It’s very easy to experience whiplash if you hang out at the academic institutions of Cambridge, MA. I spent the day in the basement of Harvard’s wood-panelled faculty club, in a discussion about the future(s) of the Berkman Center, then took the T two stops to MIT for the Communications Forum, where students in MIT’s Center for Future Civic Media program are presenting recent work, held in the deeply non-Euclidean Stata Center.
Once my head stops spinning from looking for a local vertical, I’ll do my best to report on the new work put forward by Chris Csikszentmihalyi’s students and collaborators. (Chris is leading today’s discussion, but points out that CFCM is led by Mitch Resnick and William Uricchio as well.) Chris describes the event as a “lightning round”, five minute tastes of the work. CFCM’s focus, Chris tells us, is to build technologies that strengthen social bonds and build communities, with a focus on real-world communities.
CFCM is funded by the Knight Foundation via the Knight News Challenge, part of Knight Foundation’s strategy of moving beyond journalism education to building new tools to serve community’s information needs. Chris explains that CFCM is looking for ways that tools and systems can provide the services journalists have provided to a free society. 20th century journalism in the United States was a unique moment, and might be an exemplar, he argues, but might not be the only way to get towards a free and just society.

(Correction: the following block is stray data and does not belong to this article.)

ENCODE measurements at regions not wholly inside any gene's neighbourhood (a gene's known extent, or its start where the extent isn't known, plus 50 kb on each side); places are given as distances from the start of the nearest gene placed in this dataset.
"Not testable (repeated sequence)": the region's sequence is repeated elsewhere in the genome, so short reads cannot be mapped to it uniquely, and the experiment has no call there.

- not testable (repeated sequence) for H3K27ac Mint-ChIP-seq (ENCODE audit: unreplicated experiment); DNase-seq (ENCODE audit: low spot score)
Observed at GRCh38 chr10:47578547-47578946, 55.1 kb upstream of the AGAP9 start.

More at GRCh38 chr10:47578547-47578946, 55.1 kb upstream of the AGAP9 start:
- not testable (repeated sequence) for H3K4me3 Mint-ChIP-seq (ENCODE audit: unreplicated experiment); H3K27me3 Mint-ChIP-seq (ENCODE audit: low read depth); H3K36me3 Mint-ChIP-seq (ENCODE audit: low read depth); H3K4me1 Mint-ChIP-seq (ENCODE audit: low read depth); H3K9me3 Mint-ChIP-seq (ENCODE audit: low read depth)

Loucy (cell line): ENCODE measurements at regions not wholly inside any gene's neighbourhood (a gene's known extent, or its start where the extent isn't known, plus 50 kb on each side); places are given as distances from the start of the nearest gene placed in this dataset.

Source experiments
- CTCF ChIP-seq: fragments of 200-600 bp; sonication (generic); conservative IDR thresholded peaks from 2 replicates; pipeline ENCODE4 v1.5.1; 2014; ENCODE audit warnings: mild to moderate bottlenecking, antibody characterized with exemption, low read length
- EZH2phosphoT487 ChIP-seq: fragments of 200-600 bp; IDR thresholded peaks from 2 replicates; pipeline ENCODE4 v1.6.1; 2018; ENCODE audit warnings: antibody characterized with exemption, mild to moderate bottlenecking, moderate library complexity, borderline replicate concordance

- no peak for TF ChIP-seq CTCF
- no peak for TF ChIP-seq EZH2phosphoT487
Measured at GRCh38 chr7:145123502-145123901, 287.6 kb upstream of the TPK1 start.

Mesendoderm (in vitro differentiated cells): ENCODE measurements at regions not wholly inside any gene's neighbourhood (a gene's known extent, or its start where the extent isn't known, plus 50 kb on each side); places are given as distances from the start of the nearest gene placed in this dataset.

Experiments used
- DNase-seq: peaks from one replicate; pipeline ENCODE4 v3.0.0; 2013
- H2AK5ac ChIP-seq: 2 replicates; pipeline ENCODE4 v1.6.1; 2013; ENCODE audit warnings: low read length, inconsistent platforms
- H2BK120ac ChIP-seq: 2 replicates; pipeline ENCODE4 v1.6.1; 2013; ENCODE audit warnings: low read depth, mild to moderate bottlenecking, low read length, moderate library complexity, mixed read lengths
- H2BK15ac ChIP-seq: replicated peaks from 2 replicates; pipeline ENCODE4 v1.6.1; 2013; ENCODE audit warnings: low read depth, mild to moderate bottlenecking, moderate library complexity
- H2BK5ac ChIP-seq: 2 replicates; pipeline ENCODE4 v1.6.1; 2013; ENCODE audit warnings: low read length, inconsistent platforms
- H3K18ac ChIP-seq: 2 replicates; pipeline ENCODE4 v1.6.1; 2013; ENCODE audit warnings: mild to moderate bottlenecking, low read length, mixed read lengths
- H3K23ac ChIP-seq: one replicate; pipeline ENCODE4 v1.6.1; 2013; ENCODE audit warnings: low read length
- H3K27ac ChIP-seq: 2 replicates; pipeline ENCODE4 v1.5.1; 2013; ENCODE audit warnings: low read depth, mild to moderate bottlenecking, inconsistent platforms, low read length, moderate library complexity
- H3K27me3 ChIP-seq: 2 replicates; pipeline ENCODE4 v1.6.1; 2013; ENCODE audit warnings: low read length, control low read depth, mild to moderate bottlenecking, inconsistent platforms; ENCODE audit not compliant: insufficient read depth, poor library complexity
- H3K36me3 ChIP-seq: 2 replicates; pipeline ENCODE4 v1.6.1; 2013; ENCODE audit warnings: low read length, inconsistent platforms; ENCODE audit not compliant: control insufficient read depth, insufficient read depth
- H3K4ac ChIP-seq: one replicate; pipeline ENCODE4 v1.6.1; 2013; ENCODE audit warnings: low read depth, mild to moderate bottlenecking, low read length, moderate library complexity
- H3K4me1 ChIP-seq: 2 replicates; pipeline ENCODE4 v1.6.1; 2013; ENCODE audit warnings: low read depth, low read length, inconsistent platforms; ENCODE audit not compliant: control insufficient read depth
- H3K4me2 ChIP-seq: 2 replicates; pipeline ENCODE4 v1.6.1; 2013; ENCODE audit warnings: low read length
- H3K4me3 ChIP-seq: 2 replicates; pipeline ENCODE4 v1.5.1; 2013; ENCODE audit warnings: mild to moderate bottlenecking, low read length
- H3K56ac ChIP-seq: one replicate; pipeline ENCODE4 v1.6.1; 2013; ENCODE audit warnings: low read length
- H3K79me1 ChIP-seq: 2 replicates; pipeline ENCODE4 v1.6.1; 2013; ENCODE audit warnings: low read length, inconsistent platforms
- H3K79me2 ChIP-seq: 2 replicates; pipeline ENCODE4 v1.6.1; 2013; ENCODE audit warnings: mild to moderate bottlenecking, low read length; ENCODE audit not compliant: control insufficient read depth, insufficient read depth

CFCM’s collaborations have included a focus on reporting on the narcowars in Mexico, working with the US state department, work with kids in the West Bank and Gaza, a study of product sourcing in Scotland, and research on the introduction of YouTube in the Amazon. Not all projects are so far from home – one focuses on encouraging “intracommunity tourism” in nearby Framingham, Massachusetts, in the hopes of reducing violence.
Reflecting on the lessons learned in the past few years of CFCM, Chris offers the following:
– Allowing for local knowledge is key to a system’s adoption
– Switch between local and global contexts
– Use community-driven design to enable community sustainability
– Monitor over time – a successful technical project is a continuous commitment
– New technologies can make new social practices more acceptable
– Collaborative community initiatives can circumvent problems in existing social and technical structures
– People only engage when they see an effect
This last point it a real challenge – web2.0 tools only work when you’ve got a group of people – how do you get a group of people when they don’t yet see the effect of the tools?
Introducing the speakers, Chris points to a new CFCM initiative – a blog focused on the tech tools the group is developing and disseminating – looks well worth a look.